How does this promote long-term employment you ask?
A belief in the business and respect for you as a business owner is like a magnet for employees. Not only will they do a better job, but they’ll also WANT to work for you.
One of the biggest challenges for a business owner is maintaining their employee engagement. Employees are generally most engaged at day one, so the aim is to maintain this engagement for as long as possible. This is particularly important throughout the onboarding process because your employee is acquiring the experience and understanding that will assist them in moving forward confidently.
A great way to initiate this engagement is to coincide a new employee’s first day with your team meetings. By doing so, you are immediately giving them the opportunity build relationships with the whole team. These relationships will engage employees through camaraderie.
Not only this, but as a business owner you should check-in with new employees regularly. When you talk them, give them genuine credit when they’re performing well and listen attentively to any concerns they have. This will make them feel important and heard. Having the permission to voice their concerns is important in keeping them engaged because it shows mutual respect. When employees feel respected, they are more motivated to work at their best.
Take the time to understand your employee’s work-related goals and think about ways you can realise these within the business. This will not only make them feel valued, but it will increase engagement and commitment to their role because you’re helping them achieve something that is important to them in the grander scheme of things.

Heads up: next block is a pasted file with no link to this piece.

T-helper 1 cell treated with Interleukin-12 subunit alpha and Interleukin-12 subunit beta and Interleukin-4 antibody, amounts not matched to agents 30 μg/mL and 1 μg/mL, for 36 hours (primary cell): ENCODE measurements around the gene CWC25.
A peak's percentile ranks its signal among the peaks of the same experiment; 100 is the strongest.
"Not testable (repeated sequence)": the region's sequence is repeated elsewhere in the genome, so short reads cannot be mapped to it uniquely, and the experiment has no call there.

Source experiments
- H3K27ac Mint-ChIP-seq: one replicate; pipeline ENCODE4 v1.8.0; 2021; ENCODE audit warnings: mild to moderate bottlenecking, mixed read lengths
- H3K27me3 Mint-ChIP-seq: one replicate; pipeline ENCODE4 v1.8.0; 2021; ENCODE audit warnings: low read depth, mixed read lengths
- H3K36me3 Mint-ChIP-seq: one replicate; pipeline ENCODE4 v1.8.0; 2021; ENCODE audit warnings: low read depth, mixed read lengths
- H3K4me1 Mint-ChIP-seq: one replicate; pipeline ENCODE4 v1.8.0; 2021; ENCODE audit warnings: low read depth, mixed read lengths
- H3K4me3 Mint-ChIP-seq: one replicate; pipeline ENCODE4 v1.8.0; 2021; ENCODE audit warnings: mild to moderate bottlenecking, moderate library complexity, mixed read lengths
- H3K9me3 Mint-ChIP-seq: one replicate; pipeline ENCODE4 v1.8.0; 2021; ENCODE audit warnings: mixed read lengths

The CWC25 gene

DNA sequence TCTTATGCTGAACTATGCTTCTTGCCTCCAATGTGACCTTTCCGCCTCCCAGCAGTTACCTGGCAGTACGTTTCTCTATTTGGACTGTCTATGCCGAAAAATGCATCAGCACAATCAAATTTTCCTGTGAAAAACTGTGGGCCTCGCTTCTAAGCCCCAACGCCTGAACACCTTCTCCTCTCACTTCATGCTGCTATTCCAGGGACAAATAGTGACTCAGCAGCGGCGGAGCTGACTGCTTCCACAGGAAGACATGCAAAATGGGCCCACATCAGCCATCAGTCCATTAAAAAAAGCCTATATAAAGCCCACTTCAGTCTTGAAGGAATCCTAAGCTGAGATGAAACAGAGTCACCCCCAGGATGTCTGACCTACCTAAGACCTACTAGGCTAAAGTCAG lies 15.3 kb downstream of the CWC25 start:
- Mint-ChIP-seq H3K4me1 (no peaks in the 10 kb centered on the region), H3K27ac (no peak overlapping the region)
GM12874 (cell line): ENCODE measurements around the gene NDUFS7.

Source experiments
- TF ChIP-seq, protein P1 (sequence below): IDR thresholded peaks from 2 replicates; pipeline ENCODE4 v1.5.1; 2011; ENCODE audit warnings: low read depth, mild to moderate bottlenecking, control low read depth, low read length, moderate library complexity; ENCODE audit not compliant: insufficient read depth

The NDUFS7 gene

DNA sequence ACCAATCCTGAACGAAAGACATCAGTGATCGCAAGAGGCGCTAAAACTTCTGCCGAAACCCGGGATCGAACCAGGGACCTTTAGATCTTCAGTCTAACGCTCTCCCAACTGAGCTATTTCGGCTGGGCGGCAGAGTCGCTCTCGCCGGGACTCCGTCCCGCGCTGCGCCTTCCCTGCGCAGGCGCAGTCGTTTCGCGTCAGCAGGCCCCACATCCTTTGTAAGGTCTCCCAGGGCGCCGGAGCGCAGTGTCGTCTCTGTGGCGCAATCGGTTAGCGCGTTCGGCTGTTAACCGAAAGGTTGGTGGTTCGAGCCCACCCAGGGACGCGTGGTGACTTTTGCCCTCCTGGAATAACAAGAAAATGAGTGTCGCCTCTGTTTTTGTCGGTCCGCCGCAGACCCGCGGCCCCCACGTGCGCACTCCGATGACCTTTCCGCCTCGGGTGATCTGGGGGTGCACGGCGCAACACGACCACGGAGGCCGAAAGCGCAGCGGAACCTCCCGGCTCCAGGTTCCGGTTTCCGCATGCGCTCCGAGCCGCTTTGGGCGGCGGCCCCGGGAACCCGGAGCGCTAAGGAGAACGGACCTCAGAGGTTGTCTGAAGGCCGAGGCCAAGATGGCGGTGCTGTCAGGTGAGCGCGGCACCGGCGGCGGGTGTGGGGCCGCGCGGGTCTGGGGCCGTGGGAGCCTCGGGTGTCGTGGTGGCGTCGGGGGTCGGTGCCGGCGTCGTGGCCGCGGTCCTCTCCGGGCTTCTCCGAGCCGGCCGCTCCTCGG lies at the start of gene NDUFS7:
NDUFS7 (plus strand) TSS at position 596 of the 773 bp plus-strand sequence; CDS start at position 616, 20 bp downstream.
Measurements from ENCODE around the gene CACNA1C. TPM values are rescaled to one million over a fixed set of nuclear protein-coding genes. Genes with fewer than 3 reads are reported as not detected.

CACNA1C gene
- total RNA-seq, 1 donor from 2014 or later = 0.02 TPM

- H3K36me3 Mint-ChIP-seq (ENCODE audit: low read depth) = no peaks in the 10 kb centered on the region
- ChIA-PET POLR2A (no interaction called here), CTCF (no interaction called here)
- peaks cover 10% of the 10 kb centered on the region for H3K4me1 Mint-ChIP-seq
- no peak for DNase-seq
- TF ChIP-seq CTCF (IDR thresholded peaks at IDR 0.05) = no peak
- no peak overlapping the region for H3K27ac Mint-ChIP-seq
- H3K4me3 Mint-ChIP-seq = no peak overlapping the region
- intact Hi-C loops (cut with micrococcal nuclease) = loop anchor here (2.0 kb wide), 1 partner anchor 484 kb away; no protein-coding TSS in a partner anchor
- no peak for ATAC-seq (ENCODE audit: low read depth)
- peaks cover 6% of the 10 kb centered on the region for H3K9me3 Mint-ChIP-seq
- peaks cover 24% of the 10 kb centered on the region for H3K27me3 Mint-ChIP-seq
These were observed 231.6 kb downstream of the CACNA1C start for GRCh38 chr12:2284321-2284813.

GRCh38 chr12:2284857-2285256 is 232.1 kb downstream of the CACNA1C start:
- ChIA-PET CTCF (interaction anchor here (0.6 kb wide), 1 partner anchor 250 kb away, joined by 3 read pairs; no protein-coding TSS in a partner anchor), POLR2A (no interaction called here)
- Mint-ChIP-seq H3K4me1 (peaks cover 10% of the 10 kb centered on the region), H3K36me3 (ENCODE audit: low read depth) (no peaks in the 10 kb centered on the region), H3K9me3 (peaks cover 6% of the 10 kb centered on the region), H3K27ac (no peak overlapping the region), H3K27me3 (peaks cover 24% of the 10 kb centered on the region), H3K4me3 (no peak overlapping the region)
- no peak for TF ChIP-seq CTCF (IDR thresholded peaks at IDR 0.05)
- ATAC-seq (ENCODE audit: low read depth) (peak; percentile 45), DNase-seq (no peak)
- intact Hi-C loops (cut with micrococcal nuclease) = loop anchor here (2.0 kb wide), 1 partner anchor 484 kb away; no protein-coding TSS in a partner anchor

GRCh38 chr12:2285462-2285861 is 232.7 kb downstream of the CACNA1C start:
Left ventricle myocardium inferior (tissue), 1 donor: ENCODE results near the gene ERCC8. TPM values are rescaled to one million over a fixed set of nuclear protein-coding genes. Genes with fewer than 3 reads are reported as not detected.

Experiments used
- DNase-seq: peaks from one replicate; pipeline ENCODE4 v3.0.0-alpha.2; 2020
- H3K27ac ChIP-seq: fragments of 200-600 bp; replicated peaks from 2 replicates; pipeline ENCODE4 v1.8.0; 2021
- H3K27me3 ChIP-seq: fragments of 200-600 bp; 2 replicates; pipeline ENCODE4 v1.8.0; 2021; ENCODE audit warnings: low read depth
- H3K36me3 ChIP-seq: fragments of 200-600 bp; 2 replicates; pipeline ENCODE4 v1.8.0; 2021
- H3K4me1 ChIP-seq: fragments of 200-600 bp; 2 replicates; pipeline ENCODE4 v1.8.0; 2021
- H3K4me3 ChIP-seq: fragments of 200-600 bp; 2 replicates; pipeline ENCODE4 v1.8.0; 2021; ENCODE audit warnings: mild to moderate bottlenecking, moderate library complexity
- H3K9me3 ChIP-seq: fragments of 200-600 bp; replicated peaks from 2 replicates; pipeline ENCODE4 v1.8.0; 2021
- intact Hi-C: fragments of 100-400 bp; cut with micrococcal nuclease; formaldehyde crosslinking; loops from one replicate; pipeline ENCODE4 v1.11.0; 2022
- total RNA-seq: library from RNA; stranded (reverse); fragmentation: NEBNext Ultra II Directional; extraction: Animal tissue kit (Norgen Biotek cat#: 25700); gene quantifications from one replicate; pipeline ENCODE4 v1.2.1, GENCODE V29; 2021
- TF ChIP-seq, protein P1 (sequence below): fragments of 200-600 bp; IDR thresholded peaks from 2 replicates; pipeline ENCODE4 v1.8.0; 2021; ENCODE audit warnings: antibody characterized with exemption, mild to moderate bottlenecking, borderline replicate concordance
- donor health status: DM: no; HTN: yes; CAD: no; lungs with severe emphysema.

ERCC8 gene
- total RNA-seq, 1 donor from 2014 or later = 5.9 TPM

Engagement is important in the onboarding process because it encourages involvement in the learning process of their role and the business. This in turn, helps with employee performance, confidence, connectedness and perception of their job.
As mentioned earlier, a new employee onboarding process is only one of four key areas involved in promoting long-term employee loyalty. In this one area alone, there are thousands of dynamics that encourage an employee to stick with your company over another. If you would like to learn more, come along to ‘The Future Tradie’ live event.
At the end of the day, the message is simple. Employing someone new and handing over a contract is not enough. If you have found the perfect fit for a role, you have to have processes in place to keep them. Design a repeatable process to onboard your new employees that makes your business one that’s hard to leave!